In June last year, when we had to move at short notice from our old place, I felt that all the work we had put in at the old allotment had come to nothing. I though I would have to turn my back on six years of hard work, planting and studies and just leave things to rot and waste. I felt miserable and angry that my attempts to live a more sustainable life were scuppered by others who were stuck in the lazy, greedy ways of the late 20th century.
Fortunately, I found a new allotment site with a plot to rent within a few weeks of moving, as so far we have been able to lift most of the fruit trees and bushes, as well as a huge amount of Jerusalem Artichokes and I even saved a good number of the precious heirloom variety Cherokee Trail of Tears climbing bean seeds.
Through various forums I belong to, I have sent out about 200 Jerusalem Artichoke tubers and over 400 bean seeds. These have been swapped for various things - other seeds, items I need for craft projects and so forth. Last year I sent a box of tubers to a farmer so he could try growing them for his pigs to have winter forage. In exchange he sent me a selection pack of his farm's meat products, including several packs of excellent sausages, for my freezer!
I have been giving small batches of tubers for new growers to try since my first harvest in 2001. Each time I've asked that they give a few tubers to a few other people to grow. If everyone I've passed them on to did that, by now there will be hundreds of Jerusalem Artichoke patches out there, all descended from the 15 tubers I planted 7 years ago.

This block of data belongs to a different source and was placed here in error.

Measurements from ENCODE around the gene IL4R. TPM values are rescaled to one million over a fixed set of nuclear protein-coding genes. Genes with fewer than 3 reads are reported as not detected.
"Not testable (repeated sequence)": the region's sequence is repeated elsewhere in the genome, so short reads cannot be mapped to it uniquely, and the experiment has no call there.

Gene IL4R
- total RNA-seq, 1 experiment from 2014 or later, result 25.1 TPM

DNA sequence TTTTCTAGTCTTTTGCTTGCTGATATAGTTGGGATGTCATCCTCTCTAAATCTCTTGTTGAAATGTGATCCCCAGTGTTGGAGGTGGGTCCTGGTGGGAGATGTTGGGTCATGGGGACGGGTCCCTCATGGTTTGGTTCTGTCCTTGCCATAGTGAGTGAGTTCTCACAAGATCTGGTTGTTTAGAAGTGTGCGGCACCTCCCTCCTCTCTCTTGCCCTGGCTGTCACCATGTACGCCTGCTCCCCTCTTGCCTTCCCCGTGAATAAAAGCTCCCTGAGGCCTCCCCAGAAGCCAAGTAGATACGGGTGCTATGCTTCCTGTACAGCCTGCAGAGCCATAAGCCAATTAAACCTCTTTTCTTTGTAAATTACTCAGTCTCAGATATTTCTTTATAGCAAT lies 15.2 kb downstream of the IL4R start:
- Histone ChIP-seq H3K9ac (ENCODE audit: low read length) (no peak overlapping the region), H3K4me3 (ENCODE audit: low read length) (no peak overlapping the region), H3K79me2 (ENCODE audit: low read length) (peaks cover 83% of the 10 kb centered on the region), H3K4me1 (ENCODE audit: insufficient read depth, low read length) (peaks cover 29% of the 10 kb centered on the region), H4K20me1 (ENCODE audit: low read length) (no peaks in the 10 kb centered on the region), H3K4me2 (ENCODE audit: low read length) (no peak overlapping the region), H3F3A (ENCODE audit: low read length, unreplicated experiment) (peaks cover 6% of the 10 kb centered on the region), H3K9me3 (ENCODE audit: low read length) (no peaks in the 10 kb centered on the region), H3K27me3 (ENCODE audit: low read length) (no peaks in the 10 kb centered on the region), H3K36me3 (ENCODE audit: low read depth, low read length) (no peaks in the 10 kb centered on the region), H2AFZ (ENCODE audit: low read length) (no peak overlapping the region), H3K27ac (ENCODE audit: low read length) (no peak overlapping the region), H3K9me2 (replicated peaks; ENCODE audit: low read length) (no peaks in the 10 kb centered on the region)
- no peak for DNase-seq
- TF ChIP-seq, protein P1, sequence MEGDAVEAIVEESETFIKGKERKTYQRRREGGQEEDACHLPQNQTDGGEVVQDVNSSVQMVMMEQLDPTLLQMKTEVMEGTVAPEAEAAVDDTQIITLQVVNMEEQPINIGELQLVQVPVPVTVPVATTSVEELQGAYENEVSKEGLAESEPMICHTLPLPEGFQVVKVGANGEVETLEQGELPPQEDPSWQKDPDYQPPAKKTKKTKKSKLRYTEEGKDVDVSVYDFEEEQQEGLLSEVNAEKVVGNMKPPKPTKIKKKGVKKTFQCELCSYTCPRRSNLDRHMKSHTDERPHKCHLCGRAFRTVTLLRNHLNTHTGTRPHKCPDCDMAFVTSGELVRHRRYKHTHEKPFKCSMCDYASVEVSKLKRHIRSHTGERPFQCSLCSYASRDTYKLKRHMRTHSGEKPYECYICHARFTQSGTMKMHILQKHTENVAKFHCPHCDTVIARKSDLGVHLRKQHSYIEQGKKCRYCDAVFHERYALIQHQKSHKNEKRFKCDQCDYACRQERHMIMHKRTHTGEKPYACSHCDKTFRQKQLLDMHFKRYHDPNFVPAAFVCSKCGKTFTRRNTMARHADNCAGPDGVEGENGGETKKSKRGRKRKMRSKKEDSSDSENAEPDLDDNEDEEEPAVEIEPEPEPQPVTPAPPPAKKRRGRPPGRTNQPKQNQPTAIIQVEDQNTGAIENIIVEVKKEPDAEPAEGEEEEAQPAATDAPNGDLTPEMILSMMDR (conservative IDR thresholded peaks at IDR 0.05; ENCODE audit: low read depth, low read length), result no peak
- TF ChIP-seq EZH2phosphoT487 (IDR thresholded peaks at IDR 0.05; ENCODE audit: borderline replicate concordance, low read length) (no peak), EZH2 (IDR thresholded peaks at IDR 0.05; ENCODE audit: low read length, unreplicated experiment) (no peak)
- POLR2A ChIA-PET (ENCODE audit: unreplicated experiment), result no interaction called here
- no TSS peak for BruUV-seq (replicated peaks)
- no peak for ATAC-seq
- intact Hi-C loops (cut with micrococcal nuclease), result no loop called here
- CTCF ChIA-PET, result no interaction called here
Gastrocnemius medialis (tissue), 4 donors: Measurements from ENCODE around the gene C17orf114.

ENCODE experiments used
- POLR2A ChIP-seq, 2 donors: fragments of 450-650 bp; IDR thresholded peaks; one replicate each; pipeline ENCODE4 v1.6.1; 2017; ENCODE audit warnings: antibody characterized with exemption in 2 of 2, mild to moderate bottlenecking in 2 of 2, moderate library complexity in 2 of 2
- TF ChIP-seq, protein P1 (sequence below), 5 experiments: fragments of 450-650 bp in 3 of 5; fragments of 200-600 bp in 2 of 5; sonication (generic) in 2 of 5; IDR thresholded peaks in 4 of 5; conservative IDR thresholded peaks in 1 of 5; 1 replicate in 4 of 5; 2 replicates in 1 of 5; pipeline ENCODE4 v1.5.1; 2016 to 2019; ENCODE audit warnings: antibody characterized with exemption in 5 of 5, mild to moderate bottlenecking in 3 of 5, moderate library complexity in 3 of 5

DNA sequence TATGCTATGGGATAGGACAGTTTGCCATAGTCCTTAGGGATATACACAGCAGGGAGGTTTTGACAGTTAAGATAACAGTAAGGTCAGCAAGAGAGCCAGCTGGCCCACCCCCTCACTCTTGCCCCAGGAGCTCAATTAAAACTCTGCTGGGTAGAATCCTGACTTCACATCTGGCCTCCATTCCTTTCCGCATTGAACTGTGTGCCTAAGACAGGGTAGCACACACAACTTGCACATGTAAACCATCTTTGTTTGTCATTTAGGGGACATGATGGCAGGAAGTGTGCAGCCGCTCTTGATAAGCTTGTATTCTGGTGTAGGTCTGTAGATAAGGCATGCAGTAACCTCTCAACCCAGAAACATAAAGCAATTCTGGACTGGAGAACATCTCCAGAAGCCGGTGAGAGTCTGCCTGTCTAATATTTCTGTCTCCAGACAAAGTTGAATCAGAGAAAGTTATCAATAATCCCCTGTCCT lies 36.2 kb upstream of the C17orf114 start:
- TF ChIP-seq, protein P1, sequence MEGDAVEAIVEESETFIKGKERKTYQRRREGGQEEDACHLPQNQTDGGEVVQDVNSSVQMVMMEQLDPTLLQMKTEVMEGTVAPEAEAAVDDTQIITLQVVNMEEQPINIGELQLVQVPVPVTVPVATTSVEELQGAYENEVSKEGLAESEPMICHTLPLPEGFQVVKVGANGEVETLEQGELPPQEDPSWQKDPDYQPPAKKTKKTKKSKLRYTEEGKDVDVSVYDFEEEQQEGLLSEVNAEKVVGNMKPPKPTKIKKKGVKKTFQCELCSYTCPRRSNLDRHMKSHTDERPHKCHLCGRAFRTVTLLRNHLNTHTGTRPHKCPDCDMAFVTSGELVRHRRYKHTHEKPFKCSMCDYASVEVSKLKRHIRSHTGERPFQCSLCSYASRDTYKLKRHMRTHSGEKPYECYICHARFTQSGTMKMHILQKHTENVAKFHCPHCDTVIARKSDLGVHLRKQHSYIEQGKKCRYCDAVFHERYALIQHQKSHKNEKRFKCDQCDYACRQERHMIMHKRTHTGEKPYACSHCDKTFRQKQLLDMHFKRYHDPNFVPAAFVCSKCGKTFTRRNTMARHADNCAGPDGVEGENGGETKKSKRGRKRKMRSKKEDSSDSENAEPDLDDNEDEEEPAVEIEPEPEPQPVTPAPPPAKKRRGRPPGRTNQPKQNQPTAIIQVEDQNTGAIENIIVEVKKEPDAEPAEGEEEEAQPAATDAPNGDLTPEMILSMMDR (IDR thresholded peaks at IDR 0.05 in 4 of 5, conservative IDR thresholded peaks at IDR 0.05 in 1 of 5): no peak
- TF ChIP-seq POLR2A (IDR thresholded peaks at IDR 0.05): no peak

Hope the same happens with my bean seeds - next year I hope to add a few more of my favourites to the list.
Which brings me neatly to what I've read in the Wartime Weekend Gardener for this weekend.
This weekend is all about preparation - March is just around the corner and all the frenzy that entails.
Prepare trenches for beans and peas. That is, dig a trench where you plan to grow beans (especially Runners) and peas. Fill the trench with well rotted manure and compost. Mark the trench with canes and replace the soil.
Then continue digging the rest of the plot, adding organic matter (compost or manure) as you go.
In the comfort of the potting shed, sow another tray of Summer Cabbage. Sadly, all the varieties recommended in the book have been lost from cultivation due to the EU seed list cull. The best varieties available now include Derby Day, Greyhound and Primo/Golden Acre.
Must go and re-season my flat griddle ready to make bakestone cakes for next Saturday.